The Spanish ESC approved its own-initiative report analysing economic governance in the European Union by a large majority This report is the Council’s third on the subject in recent years. The first was Report 2/2012 on new economic governance in the EU and growth, the second, Report 1/2014 on developments in economic governance in the European Union, and this third report is intended chiefly to review the actions taken over this period in order to assess the degree of progress in managing the crisis and in redesigning economic governance in the EMU, highlighting the challenges that remain.The report analyses the economic situation in the EU and discerns a general recovery, though with divergences across the various States. The employment rate has been falling but it is still two and a half percentage points higher than at the start of the crisis.The increase in activity has been supported by easing on the financial markets, an expansive monetary policy, relaxing of the fiscal consolidation process, a fall in oil prices and the depreciation of the euro. But other factors may undermine the economic upturn: a slowdown in the growth of emerging economies, less favourable prospects for raw-material exports, the raising of interest rates by the US Federal Reserve, the slowdown in world trade, international geopolitical tensions adding to uncertainty or difficulties in getting European inflation onto the desired track.The Council judges that there is very little room for manoeuvre in monetary policy for engineering a recovery in growth, which would require additional actions with fiscal policy measures. The contractionary fiscal policies adopted since 2010 are hampering recovery, with a generalised fall in public investment. The EU should move towards a less restrictive approach in its fiscal policy, albeit without questioning the need for fiscal consolidation, so as to substantially boost public investment. The Council also considers that greater flexibility should be allowed in complying with the consolidation roadmap for the States still in the corrective arm of the Stability and Growth Pact.The European Fund for Strategic Investments (EFSI), though a positive tool, has arrived late and is insufficient. Developing strategic investment will depend on mobilising private capital, with social and environmental considerations and territorial cohesion taking a back seat. The Council points to the risk that this initiative will chiefly benefit big companies with most funding capacity and that it will concentrate investments in the more developed EU countries with stronger public sectors, not helping with the necessary structural convergence. The EFSI, fleshing out the Juncker revival plan, appears unsuitable for giving fiscal impetus to the regions where the crisis is most severe and which have less budgetary margin for backing investment projects. Moreover the fund’s life of just three years gives rise to concern about the lack of tools with a longer timeframe for automatically addressing future crises of demand and investment.Regarding new developments towards banking union, the report highlights rules on capital requirements, restructuring and recapitalisation of banks and deposit guarantee schemes, though the process is still incomplete.The Single Supervisory Mechanism has limited scope, and though the Single Resolution Mechanism has become operational and the Single Resolution Fund has now started up, a bridge mechanism is still needed until the Fund reaches its full size in 2023. Also lacking is a public backing mechanism at European level, i.e. a fiscal backstop, to provide for any situation of acute need once the Fund has been fully financed, and the mechanisms available are insufficient.Regarding capital market union, the Council considers that, though at an early stage, it represents a significant change for the European financial system, traditionally dependent on bank financing but now seeking to increase the share of alternative sources of finance.As to combating cross-border tax avoidance, rapid and substantial progress has been made in administrative cooperation, extending the scope of automatic information exchanges.In tax harmonisation, no substantive steps have been taken towards establishing a consolidated common tax base in the EU for corporate tax, or for establishing a tax on European financial transactions.Regarding the integrated budgetary framework, the Council believes it would be reasonable to strengthen the EU budget and to establish mechanisms for mutualising public debt, promoting macroeconomic stabilisation and structural convergence in the euro area. But no progress has been made in this field, and moreover the project has been put off indefinitely.As to national competitiveness boards, which are to have a mandate to assess whether wages are evolving in line with productivity and to influence wage-setting processes, the Council expresses a strong concern that this power may clash with the model on which wages are determined in the Spanish institutional framework. The Council believes it would be advisable for the factors influencing competitiveness to be addressed in the context of European social dialogue.The Council sees a need for greater coordination and convergence in the field of economic and social policy in order to reduce the great disparities in competitiveness and social cohesion within the euro area. Economic and social policy requires greater coordination and should be geared to developing the single market and to preserving the European social model. Though the new macroeconomic imbalance procedure gives more attention to social aspects and employment, these remain subordinated to economic and financial developments, resulting in lopsided progress in the sphere of governance.In the context of the latest crisis, the European Union has lacked an integrated strategy in economic and social terms, as well as adequate governance mechanisms. The Commission has taken positive steps in the field of policy as well as in providing instruments for its implementation, although they remain insufficient.The new economic governance has had the effect of reducing the role of trade unions and employers’ organisations at European level in the decision-making process. This was acknowledged by the European Commission in its communication “On steps towards Completing Economic and Monetary Union”. It is also worth noting that the “Five Presidents’ Report” proposes that the various governments should consult the social partners more systematically before drawing up structural reform agendas.The weaknesses in institutional architecture have persisted. The deficiency of Community governance is the difficulty that Member States have in taking fast, joint and operative decisions to tackle the challenges that arise. The EU faces three crises: that of Community governance, especially as regards the euro; a crisis of asylum and refuge, as the issue has not been addressed jointly and effectively and moreover it has questioned Europe’s traditional values and culture of hospitality and even the principle of free movement; and a neighbourhood crisis, ranging from Ukraine to Syria and showing the weakness of European foreign policy. Europe continues to work on an intergovernmental logic that has generated a loss of legitimacy in EU institutions and a democratic deficit, resulting in a disaffection towards Europe among the general public. Also the EU as a region has lost influence on the international scene.Regarding the clarifying of decision processes and the enhancement of the European Parliament’s decision-making powers, no results have been achieved, as the changes required have not been made to the Treaties. Nor has there been any success in strengthening the role of national parliaments.The Council approves the Commission’s greater transparency with the publishing of information on meetings held by Commissioners and the EU transparency register. This latter point may help the European public to recover some pro-European feeling.We may conclude that we still have a long way to go in configuring a political and institutional EU architecture liable to ensure that the transfer of sovereignty by Member States to the Union in the main economic and financial spheres is accompanied by greater democratic legitimacy and accountability on the part of EU institutions.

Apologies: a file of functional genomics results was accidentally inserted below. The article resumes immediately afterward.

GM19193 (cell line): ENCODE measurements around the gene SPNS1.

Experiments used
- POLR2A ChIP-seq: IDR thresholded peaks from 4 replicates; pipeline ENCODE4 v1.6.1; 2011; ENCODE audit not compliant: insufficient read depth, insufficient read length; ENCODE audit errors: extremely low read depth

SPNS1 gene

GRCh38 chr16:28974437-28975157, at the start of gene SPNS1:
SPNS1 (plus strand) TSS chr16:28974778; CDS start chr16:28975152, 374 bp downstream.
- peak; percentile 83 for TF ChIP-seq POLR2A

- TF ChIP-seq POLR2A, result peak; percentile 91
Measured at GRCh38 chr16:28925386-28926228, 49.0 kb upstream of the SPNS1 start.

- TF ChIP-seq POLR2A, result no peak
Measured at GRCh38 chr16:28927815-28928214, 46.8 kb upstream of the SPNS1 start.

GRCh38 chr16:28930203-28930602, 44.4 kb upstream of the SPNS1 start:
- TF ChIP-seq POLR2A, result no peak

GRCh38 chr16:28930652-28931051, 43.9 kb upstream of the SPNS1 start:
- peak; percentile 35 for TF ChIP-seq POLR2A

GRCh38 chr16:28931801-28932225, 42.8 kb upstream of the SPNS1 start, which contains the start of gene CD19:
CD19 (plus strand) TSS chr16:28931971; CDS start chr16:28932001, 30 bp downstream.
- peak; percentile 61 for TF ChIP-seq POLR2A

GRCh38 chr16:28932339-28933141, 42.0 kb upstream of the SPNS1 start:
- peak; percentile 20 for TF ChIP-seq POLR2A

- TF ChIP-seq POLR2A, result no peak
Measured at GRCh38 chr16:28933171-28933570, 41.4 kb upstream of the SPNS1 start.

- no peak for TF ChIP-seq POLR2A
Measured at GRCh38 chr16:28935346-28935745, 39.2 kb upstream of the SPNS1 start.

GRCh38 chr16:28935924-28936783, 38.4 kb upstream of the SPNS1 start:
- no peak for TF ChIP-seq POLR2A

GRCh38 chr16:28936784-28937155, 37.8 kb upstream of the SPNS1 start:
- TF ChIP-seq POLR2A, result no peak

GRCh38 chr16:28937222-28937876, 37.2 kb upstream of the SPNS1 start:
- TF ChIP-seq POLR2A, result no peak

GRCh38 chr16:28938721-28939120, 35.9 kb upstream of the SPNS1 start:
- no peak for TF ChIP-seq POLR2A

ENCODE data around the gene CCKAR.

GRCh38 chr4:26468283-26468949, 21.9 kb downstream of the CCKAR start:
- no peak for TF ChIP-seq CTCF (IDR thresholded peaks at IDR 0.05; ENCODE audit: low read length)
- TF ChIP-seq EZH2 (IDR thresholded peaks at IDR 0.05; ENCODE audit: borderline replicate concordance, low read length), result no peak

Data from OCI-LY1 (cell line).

21/09/2016